Run a PowerShell expression. Accepts a string to be executed as code. It is essential that any user input is carefully validated.
Syntax Invoke-Expression [-command] string [CommonParameters] Key -command string A literal string (or variable that contains a string) that is a valid PowerShell expression. CommonParameters: -Verbose, -Debug, -ErrorAction, -ErrorVariable, -WarningAction, -WarningVariable, -OutBuffer -OutVariable.
Standard Aliases for Invoke-Expression: iex
Invoke-Expression accepts a string and treats it as PowerShell code which allows the construction of dynamic code, this means that you have to be very careful about the string input.
You will have learned that PowerShell treats single and double quoted strings differently, with single quoted strings being interpreted literally, however Invoke-Expression will strip the quotes from -command completely, meaning this will work:
PS C:\> iex '$a'
If input is accepted from a user or any third party source, there is a possibility that they could inject unwanted additional PowerShell commands into the script with undesirable effects.
The -command run by Invoke-Expression can be a simple string, or a more complex scriptblock or a Dot Sourced Scriptblock.
Invoke-Expression performs string expansion, so for example iex "echo 'Hello World $PsHome'" will output
Hello World C:\\System32\WindowsPowerShell\v1.0
If the result of the expression is an empty array, invoke-expression will output $null
Using Invoke-Expression to run a set of commands is similar to using the & call operator but has a key difference in that invoke-expression does not create an additional scope, so any changes to variables made by the script block will remain visible.
Some examples to demonstrate the difference between Invoke-Expression and Call:
PS C:\> $program = "Get-ChildItem" PS C:\> Invoke-expression $program > Directory listing… PS C:\> $program = "Get-ChildItem" PS C:\> & $program > Directory listing…
So far so good, they both work and appear to do the same thing, now lets add a parameter to filter the results:
PS C:\> $program = "Get-ChildItem *.txt" PS C:\> Invoke-expression $program > Directory listing PS C:\> & $program > & : The term 'Get-ChildItem *.txt' is not recognized as...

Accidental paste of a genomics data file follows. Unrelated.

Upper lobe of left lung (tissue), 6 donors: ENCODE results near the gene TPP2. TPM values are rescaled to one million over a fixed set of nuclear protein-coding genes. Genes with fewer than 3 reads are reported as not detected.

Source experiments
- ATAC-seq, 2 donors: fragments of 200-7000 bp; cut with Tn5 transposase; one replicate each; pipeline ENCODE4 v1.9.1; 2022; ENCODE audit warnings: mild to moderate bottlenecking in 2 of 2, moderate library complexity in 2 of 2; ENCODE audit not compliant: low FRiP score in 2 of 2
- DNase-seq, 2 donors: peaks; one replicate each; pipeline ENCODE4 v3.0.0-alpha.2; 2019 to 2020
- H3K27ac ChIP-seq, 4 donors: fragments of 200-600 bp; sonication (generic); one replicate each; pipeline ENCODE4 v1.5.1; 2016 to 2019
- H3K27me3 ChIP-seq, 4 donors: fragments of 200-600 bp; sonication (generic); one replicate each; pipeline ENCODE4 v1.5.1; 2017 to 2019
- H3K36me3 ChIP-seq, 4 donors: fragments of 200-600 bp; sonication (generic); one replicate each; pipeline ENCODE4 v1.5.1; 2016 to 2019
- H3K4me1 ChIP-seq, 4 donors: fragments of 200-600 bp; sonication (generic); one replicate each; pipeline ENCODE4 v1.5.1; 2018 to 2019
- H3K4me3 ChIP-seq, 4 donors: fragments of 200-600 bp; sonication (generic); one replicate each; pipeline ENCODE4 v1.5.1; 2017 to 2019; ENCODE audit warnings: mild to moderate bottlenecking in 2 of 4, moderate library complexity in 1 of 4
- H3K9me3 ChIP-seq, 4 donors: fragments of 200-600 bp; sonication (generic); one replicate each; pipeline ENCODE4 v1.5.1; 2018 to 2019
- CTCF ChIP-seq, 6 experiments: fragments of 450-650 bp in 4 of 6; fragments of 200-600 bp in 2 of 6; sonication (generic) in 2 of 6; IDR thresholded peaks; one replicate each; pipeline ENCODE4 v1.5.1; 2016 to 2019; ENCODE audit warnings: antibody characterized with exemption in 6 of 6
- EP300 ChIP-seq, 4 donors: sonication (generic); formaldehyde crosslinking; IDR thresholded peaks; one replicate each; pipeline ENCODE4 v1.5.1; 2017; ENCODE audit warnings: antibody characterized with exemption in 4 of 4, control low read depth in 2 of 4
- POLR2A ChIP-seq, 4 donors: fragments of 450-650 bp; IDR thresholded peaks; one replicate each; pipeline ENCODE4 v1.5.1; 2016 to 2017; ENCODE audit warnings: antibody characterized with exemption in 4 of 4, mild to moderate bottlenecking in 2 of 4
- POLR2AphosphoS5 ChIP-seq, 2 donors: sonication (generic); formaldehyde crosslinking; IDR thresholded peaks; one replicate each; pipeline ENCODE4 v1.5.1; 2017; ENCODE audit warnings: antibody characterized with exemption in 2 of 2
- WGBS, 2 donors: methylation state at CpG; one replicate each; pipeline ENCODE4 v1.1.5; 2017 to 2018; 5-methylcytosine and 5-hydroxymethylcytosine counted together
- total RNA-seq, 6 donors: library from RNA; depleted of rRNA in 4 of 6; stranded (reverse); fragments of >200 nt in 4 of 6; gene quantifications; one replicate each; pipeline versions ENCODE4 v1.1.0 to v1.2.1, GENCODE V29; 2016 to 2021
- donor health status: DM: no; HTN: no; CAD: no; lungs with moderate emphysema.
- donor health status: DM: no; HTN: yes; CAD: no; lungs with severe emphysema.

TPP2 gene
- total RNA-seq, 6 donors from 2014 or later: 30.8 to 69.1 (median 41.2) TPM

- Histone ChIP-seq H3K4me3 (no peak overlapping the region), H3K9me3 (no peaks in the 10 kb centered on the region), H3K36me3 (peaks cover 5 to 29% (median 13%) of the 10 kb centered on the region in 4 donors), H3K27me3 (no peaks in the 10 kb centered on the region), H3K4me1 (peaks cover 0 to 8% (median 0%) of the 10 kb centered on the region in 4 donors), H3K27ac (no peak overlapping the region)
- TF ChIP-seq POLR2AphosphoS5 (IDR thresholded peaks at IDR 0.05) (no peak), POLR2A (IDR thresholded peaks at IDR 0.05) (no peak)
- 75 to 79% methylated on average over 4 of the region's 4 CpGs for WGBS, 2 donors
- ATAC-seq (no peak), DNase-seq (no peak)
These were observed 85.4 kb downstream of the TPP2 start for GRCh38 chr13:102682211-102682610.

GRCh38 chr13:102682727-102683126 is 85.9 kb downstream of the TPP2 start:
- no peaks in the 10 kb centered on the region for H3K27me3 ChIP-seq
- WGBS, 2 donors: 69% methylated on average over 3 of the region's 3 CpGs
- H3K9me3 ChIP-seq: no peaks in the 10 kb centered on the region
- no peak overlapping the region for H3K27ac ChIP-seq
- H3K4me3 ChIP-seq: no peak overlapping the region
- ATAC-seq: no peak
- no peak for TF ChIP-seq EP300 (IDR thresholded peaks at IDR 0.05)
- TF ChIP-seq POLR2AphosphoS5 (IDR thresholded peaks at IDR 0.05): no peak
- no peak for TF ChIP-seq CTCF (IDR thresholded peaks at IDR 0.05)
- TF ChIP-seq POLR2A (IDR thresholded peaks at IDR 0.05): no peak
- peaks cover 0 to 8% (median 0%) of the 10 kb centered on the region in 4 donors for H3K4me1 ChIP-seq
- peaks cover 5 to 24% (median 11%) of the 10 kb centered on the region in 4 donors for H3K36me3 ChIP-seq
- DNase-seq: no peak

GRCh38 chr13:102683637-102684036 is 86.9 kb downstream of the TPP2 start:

So using Call fails, but this is a good failure because we generally want to be specific about which command/cmdlet is being called and which parameters are being passed to it.
The correct way to do this with Call is passing the parameter as a separate string:
PS C:\> $program = "Get-ChildItem" PS C:\> $progfilter = "*.txt" PS C:\> & $program $progfilter > Directory listing
Imagine a situation where you prompt the user for a file extension expecting that they will enter .txt or .doc, but instead they enter a semicolon ; command Separator followed by ;Remove-Item C:\Important folder\
If you use Invoke-Item in this situation, both commands will be executed, but if you use Call (&) then "Get-ChildItem" is passed a parameter which won't make much sense, but nothing gets deleted.
Create variables named $sorting and $MyExpr and use them to store the text of an expression, then use invoke-expression to actually run the expression:
PS C:\> $sorting = "sort-object Name"
PS C:\> $myExpr = "get-process | $sorting"
PS C:\> invoke-expression $myExpr
“Innovation is the distinction between a leader and a follower” ~ Steve Jobs
Related PowerShell Cmdlets:
Get-Command - Retrieve basic information about a command.
Invoke-Command - Run commands on local and remote computers.
Invoke-Item - Invoke an executable or open a file (START).
Invoke-History - Invoke a previously executed Cmdlet.
Start-Process - Start one or more processes, optionally as a specific user.
Trace-Command - Trace an expression or command.
--% - Stop parsing input as PowerShell commands.
. (source) - Run a command script in the current shell (persist variables and functions.)
& (call) - Run a command script.
Invoke-Expression considered harmful - PowerShell Team / devblogs.microsoft.com.